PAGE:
2020 Gene Therapy Progress Wrap-Up

Edith Pfister, Ph.D. - December 22, 2020

Dr. Pfister summarizes some of the year's most notable gene and cell therapy developments.

Over the past 12 months the news has been dominated by the worldwide COVID-19 pandemic but the work to bring gene and cell therapies to patients has not stopped. Here is a rundown of some of the most interesting developments in gene and cell therapy for the year.

EMA Approves Second RNAi Therapeutic (January 31)
Following approval in the United States Alnylam’s Givlaari (givosiran) became the second RNAi drug to be approved in both the European Union and the U.S. The drug, which is designed to treat acute hepatic porphyria, works by reducing the levels of aminolevulinic acid synthase 1 (ALAS1) mRNA in the liver, which reduces the buildup of aminolevulinic acid (ALA) and porphobilonogen (PBG). The approvals of givosiran and patisiran pave the way more drugs targeting previously un-targetable gain of function mutations using RNAi.

OHSU Researchers Perform First-Ever CRISPR Gene Editing In Vivo (March 4)
For the first time, a patient was treated with a CRISPR-based therapy in vivo. The treatment targets a point mutation in the CEP290 gene, which causes loss of function of CEP20 leading to a form of Leber’s congenital amaurosis (LCA). The drug, from Editas Medicine and Allergan, consists of an AAV5 vector carrying two guide RNAs and encoding a copy of the Staphylococcus aureus Cas9 under a photoreceptor specific promoter. The vector is delivered by subretinal injection.

Two XLMTM Patients Die During a Gene Therapy Clinical Trial (June 23)
Two patients receiving a high dose of AAV in Audentes Therapeutics clinical trial for X-linked myotubular myopathy died from complications related to progressive liver dysfunction. The patients were known to have pre-existing liver disease, but nevertheless the clinical trial was put on hold. A third patient in the high dose group later died of gastrointestinal bleeding.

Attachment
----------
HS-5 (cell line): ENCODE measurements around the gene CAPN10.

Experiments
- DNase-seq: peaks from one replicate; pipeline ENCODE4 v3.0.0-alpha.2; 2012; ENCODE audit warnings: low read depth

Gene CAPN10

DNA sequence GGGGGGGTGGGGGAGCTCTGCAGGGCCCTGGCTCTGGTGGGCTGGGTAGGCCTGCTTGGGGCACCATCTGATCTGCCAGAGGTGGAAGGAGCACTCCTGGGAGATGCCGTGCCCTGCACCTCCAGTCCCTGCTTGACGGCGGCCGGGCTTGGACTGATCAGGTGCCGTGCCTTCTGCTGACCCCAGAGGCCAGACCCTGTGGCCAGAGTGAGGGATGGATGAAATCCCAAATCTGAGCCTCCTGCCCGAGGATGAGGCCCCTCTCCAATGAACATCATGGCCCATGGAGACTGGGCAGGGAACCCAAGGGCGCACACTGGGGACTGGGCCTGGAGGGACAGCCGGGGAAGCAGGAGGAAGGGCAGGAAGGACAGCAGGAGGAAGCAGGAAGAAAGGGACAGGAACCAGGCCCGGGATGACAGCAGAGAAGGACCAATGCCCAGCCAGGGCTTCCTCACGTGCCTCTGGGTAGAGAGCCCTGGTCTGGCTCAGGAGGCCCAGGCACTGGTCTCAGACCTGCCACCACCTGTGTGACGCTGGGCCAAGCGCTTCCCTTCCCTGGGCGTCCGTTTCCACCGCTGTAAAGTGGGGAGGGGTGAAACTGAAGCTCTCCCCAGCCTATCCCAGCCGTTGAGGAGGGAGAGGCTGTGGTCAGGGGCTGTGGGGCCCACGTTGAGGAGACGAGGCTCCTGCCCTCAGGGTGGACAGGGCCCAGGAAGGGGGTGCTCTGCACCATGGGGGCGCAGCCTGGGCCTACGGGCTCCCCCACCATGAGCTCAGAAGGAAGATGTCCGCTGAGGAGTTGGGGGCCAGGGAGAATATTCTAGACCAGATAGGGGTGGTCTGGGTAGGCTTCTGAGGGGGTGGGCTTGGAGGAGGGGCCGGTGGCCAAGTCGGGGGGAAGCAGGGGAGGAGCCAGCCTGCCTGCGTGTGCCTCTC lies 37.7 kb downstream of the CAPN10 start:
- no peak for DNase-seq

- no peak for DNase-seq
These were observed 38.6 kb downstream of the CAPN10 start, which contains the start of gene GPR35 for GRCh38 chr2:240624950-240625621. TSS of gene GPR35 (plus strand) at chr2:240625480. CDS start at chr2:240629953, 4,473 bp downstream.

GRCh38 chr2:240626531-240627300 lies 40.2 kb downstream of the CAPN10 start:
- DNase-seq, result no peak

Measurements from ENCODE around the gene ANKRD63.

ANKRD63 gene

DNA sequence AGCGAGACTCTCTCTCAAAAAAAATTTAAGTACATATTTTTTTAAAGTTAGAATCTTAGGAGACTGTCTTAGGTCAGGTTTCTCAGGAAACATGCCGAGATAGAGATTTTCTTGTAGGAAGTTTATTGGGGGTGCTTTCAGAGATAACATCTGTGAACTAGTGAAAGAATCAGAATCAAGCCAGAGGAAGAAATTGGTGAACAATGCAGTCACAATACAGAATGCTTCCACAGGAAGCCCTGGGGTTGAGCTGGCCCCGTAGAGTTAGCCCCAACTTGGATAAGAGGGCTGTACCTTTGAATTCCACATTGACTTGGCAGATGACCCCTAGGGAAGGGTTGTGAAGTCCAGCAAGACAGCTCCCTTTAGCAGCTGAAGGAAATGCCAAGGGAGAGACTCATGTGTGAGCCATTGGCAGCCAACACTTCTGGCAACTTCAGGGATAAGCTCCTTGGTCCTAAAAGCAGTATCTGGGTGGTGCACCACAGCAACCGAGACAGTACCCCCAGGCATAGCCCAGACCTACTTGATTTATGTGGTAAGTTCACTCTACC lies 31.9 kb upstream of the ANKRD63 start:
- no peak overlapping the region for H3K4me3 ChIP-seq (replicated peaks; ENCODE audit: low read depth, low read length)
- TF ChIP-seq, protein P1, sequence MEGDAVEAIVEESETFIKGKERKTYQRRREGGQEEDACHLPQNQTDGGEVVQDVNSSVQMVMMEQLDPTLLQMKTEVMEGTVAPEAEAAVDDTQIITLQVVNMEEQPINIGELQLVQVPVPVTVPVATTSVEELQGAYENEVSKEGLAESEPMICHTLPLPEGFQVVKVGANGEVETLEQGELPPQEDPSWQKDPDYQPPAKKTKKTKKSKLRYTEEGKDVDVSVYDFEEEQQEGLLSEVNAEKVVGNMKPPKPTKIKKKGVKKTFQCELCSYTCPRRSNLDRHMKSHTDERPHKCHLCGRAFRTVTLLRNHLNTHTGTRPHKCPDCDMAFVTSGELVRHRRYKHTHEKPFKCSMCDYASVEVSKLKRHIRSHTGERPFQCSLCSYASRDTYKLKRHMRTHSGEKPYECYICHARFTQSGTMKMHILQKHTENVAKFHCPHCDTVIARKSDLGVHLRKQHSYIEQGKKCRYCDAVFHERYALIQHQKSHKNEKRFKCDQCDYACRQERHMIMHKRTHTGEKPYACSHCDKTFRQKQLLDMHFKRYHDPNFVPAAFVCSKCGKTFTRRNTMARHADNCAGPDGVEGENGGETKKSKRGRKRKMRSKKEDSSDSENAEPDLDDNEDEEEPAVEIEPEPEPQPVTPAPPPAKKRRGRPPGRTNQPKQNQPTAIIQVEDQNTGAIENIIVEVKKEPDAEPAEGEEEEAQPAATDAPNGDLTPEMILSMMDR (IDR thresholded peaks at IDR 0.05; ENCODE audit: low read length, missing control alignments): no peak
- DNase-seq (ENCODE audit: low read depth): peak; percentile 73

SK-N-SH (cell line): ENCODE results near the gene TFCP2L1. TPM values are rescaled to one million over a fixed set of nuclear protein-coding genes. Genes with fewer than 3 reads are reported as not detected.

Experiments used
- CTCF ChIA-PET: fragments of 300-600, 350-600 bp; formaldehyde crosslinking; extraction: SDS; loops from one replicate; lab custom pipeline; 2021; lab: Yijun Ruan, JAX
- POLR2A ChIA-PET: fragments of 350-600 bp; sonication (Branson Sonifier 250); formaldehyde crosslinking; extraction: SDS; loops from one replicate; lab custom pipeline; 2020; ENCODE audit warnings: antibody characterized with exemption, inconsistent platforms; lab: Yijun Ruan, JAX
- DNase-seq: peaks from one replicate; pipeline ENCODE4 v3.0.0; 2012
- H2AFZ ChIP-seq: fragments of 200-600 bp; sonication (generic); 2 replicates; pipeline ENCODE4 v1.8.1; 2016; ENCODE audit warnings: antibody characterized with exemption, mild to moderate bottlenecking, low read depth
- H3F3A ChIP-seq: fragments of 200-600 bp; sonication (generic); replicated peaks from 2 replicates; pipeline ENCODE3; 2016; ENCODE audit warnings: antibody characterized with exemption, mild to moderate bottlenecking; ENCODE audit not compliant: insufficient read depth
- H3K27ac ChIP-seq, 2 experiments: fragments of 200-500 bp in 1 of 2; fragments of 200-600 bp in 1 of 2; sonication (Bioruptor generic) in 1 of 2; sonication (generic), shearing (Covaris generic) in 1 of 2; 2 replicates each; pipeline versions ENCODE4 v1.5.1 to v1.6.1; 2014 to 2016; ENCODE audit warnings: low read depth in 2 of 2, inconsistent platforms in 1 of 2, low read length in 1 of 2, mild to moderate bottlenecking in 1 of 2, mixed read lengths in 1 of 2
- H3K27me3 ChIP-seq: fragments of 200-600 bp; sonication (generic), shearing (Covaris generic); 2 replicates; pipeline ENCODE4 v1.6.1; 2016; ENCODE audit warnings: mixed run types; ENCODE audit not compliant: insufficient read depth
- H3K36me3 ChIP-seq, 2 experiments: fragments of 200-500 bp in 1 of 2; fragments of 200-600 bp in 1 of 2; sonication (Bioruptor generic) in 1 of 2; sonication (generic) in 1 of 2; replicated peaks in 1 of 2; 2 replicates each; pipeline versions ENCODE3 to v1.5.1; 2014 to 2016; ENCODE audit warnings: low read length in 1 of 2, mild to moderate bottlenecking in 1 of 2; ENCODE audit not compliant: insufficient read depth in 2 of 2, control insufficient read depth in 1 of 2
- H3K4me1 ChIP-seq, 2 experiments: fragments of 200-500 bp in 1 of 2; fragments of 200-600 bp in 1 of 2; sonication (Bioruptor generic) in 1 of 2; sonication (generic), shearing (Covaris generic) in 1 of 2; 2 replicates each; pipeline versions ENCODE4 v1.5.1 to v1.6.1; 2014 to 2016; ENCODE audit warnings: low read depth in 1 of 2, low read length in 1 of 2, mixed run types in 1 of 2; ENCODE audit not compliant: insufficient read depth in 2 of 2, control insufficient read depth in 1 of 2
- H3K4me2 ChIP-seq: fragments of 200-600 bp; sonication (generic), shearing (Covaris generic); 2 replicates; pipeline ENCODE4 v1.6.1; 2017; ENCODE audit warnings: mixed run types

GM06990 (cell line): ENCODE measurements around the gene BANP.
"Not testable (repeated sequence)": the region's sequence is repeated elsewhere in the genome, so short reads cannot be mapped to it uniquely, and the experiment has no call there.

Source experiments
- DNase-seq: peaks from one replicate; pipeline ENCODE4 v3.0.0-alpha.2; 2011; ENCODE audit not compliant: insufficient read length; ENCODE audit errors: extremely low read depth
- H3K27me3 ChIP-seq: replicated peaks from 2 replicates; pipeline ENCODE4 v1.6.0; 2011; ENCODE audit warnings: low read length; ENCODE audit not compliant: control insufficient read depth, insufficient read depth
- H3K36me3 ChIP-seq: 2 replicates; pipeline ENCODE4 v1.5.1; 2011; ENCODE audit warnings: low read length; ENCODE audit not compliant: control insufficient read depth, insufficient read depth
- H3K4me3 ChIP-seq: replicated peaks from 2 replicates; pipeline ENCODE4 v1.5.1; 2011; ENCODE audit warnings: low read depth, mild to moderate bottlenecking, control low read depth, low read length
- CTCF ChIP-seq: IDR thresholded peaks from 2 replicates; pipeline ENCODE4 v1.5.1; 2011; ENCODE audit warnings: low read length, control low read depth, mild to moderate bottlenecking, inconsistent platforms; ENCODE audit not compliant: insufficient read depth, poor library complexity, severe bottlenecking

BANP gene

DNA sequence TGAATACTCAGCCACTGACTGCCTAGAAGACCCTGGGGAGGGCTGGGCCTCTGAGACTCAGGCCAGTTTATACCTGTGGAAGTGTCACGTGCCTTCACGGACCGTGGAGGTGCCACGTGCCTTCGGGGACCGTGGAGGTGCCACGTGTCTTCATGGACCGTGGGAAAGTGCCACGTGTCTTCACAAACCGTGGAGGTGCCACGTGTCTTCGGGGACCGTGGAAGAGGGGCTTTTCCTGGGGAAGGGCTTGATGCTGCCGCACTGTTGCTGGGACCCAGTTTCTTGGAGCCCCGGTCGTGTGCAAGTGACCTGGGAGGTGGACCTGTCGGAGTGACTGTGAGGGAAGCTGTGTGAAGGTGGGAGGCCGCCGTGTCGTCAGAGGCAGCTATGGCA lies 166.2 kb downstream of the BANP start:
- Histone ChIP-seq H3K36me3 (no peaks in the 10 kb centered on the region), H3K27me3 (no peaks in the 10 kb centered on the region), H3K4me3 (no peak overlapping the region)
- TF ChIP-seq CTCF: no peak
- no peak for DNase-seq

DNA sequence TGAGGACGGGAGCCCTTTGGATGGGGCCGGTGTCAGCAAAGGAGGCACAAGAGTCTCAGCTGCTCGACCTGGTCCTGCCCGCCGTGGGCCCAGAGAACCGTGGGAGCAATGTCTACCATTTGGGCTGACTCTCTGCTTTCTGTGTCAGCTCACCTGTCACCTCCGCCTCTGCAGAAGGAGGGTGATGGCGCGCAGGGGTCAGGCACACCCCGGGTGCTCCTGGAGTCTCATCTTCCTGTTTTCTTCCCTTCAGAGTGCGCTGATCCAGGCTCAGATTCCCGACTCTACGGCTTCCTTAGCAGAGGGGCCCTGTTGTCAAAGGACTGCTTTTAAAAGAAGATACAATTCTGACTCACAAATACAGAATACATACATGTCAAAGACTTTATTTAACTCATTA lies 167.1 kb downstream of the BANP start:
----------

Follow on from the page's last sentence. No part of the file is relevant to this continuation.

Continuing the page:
FDA Approves CAR T-Cell Therapy Tecartus (July 24)
The FDA approved Kite Therapeutics’ Tecartus, a CAR-T cell therapy for relapsed or refractory mantle cell lymphoma. Tecartus joins Yescarta and Kymriah as one of only three FDA approved CAR-T therapies.

Charpentier and Doudna Receive Nobel Prize in Chemistry for CRISPR-Cas9 Discovery (October 7)
Emmanuelle Charpentier, Ph.D., and Jennifer Doudna, Ph.D., received the 2020 Nobel Prize in Chemistry for discovery and development of the genome editing tool CRISPR-Cas9. The discovery is revolutionizing gene therapy, opening a path toward potential cures for genetic diseases. In 2019, Victoria Gray became the first patient treated with CRISPR for sickle cell disease. A year in, she is doing well and indications are that the treatment is working. A second patient treated for β-thalassemia is also doing well. The approach involved removing the patients stem cells, editing them, and re-infusing them back into the patients after chemotherapy.

hATTR Patient Receives First in Vivo CRISPR Treatment Intravenously (November 9)
2020 also saw the first patient treated systemically with CRISPR. The therapy, developed by Intellia Therapeutics is designed as a potential cure for hereditary transthyretin amyloidosis (hATTR). hATTR is caused by a mutation in the TTR gene, which causes the protein to become misfolded and to accumulate. The CRISPR-based therapy comprises a lipid nanoparticle containing a guide RNA and the messenger RNA coding for the Cas9. It is delivered via intravenous injection.

FDA Approves Emergency Use of Two mRNA COVID-19 Vaccines (December 11 and 18)
Finally, and maybe the most important news of 2020 is the development and approval of mRNA vaccines for Covid-19. While the Pfizer/BioNtech vaccine is the first approved mRNA vaccine, the concept is not new. However, there were significant technological hurdles that needed to be overcome to make them a viable option. The primary breakthroughs were the introduction of synthetic modifications which increase the stability and reduce the immunogenicity of the mRNA and the development of lipid nanoparticles which can enhance delivery. Already, mRNA vaccines are being tested for Ebola, Zika and influenza.

Dr. Pfister is assistant professor at the University of Massachusetts Medical School and chair of the ASGCT Communications Committee.

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